SOUTH African trusts, foundations, corporations and individuals are donating more to local universities but the vast majority of funding is still being channelled to so called tra ditional higher education institutions. According to the latest 2018 Annual Survey of Philanthropy in Higher Education Aspihe , conducted under the auspices of Inyathelo, the South African Institute for Advancement, revealed that philanthropists gave over R1.7 billion to 11 local universities in 2017.
However, Sean Jones of EduActive Solutions, said distribution was skewed as 96% of funding went to traditional, research intensive universities and only 4% to historically disadvantaged universities. On his research, Jones said the 11 universities in the survey received a collective total of R1.71bn in philan thropic income in 2017, R978 million higher than recorded for the 10 universities taking part in the first survey in 2013.
He said median annual philan thropic income was R108m in 2017, which was significantly higher than the median of R23m in 2013. "The proportion of income from South Afri can sources was 72%, which is 35% higher than in 2013. International donors contributed 28% of philan thropic income but comprised only 10% of donors." Jones said the largest proportion of philanthropic funding came from trusts and foundations, which con tributed 42%. "This decreased from 61% in 2013, indicating a declining dependence on trusts and foundations. This was matched by increased levels of giving by the private sector and individuals. "Private sector entities contrib uted 25% of philanthropic income in 2017, compared with 14% in 2013, while individual donors' contributions increased from 4% in 2013 to 20% in 2017. "The number of donations also increased dramatically over the five years, from 5 659 in 2013 to 28 668 in 2017. The number of donations between R1 million and R4 9 million more than doubled and those exceed ing R5 million more than tripled," Jones said. Executive director of Inyathelo, Nazeema Mohamed said it was worth mentioning the rise in local philan thropic support, particularly through the #FeesMustFall crisis. Of South Africa's 26 universities, the 11 that participated in the fifth round of the survey were the Cape Peninsula University of Technology, UCT, Durban University of Technol ogy, University of the Free State, Uni versity of Johannesburg, University of KwaZulu Natal, University of Pretoria, University of Stellenbosch, Tshwane University of Technology, UWC and University of the Witwatersrand. Inyathelo has worked with the Kresge Foundation for over a decade to help build advancement capacity in selected universities.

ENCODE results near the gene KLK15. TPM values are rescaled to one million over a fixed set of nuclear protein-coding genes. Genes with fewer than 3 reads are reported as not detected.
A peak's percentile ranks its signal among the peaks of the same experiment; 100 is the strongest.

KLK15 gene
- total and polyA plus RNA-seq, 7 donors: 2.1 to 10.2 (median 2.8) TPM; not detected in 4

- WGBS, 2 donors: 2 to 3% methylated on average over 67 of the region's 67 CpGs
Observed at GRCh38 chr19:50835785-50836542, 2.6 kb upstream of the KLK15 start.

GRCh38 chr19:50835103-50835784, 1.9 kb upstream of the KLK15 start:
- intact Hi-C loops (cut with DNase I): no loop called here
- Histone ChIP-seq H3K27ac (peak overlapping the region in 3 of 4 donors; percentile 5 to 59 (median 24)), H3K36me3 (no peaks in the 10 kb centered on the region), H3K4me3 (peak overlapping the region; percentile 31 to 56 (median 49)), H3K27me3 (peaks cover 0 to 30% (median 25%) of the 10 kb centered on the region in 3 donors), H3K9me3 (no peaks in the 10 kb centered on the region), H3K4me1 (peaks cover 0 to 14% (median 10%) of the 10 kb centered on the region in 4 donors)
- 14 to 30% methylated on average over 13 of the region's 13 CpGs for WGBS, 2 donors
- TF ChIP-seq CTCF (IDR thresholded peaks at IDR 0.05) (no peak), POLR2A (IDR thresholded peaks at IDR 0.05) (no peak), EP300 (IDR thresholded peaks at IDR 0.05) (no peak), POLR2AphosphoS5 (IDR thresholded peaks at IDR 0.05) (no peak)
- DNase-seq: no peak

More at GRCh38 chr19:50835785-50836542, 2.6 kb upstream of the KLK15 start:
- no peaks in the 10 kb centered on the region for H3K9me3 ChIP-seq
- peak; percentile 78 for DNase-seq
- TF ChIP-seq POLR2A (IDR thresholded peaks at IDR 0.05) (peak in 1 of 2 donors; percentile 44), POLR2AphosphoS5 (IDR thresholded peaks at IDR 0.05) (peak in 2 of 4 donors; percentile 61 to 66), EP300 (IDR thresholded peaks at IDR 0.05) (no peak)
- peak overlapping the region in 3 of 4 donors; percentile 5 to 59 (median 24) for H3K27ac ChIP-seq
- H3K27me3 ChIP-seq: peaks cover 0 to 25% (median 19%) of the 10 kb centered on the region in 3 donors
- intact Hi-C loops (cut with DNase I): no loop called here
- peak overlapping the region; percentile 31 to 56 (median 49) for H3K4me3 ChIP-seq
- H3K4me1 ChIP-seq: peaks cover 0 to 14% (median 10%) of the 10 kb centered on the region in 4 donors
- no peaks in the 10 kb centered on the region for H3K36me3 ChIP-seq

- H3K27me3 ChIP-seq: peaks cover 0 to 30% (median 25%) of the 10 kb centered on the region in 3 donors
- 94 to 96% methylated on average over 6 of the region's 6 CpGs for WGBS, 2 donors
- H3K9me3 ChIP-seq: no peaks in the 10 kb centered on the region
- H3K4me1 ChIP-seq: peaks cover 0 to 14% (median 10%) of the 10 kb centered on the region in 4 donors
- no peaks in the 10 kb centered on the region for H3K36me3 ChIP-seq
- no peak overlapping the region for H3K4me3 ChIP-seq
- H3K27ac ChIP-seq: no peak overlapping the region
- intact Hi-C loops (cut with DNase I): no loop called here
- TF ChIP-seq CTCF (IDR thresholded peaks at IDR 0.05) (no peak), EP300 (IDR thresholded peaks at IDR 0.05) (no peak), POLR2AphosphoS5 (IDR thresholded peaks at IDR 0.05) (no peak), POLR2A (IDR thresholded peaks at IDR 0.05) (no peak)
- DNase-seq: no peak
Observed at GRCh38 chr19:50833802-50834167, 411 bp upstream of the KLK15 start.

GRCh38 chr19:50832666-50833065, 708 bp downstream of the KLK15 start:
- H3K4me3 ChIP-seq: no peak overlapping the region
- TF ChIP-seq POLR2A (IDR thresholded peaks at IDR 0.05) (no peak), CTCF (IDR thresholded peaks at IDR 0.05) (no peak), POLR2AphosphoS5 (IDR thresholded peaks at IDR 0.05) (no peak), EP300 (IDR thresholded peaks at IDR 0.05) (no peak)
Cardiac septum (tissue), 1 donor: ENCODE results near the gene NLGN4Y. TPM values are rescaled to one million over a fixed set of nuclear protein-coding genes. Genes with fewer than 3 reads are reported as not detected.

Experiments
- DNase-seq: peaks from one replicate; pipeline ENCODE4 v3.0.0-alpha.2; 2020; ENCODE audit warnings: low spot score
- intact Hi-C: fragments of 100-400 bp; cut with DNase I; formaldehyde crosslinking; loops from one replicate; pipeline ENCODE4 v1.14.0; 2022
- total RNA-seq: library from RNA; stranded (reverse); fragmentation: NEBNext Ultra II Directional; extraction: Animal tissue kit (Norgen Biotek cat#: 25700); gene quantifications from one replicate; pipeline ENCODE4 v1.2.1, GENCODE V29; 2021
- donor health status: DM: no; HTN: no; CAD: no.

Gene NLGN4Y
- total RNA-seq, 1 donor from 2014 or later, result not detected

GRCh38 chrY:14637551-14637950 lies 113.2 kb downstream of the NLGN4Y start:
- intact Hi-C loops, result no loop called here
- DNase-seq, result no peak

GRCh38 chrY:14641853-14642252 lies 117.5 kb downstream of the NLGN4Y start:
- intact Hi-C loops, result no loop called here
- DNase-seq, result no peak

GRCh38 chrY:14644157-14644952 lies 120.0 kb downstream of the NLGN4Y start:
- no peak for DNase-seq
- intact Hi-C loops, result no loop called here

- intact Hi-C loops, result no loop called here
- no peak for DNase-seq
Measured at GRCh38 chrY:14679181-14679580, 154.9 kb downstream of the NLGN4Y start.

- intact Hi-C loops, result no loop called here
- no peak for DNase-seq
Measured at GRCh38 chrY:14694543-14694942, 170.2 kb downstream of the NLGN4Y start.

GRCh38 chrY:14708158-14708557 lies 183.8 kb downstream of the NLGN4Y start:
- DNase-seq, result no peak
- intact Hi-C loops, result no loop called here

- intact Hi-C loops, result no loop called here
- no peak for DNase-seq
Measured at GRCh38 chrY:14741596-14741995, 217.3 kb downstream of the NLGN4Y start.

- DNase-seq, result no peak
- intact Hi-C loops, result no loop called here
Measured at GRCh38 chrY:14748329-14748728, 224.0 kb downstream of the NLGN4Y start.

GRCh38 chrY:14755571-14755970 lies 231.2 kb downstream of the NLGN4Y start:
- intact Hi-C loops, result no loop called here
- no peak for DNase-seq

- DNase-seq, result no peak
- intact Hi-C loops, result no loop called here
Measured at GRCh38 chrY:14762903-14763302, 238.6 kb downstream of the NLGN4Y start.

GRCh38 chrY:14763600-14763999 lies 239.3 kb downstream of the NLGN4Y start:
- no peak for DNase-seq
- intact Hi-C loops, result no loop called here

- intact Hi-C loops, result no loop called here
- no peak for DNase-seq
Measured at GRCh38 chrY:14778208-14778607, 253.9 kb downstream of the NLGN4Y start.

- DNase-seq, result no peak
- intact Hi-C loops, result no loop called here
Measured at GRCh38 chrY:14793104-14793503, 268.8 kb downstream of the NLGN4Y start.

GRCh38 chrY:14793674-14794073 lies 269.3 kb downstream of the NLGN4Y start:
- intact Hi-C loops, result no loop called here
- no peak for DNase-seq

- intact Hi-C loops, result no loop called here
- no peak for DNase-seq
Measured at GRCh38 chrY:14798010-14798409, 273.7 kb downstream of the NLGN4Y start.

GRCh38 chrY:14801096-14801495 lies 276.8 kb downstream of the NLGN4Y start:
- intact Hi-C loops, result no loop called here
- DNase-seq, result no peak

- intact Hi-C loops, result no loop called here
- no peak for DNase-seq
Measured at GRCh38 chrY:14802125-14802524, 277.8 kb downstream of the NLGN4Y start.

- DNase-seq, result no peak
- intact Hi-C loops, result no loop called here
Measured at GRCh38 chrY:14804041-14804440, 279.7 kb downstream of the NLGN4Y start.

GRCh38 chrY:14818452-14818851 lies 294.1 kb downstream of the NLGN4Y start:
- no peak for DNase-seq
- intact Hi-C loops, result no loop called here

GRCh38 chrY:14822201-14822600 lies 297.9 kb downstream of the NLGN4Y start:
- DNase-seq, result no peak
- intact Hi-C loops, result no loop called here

Bill Moses, the Kresge Education Programme's managing director, said when they started their work in 2006, "few South African universities of any type were raising private funds". Moses said the report suggested that giving has changed dramatically over the succeeding dozen years. "Private philanthropy can never replace government and tuition sup port, but it can help support univer sity excellence and reduce pressure on annual fee increases. "The challenge facing South Afri can universities is to reach and engage more donors and to help more histor ically disadvantaged universities build their own advancement operations," Moses said.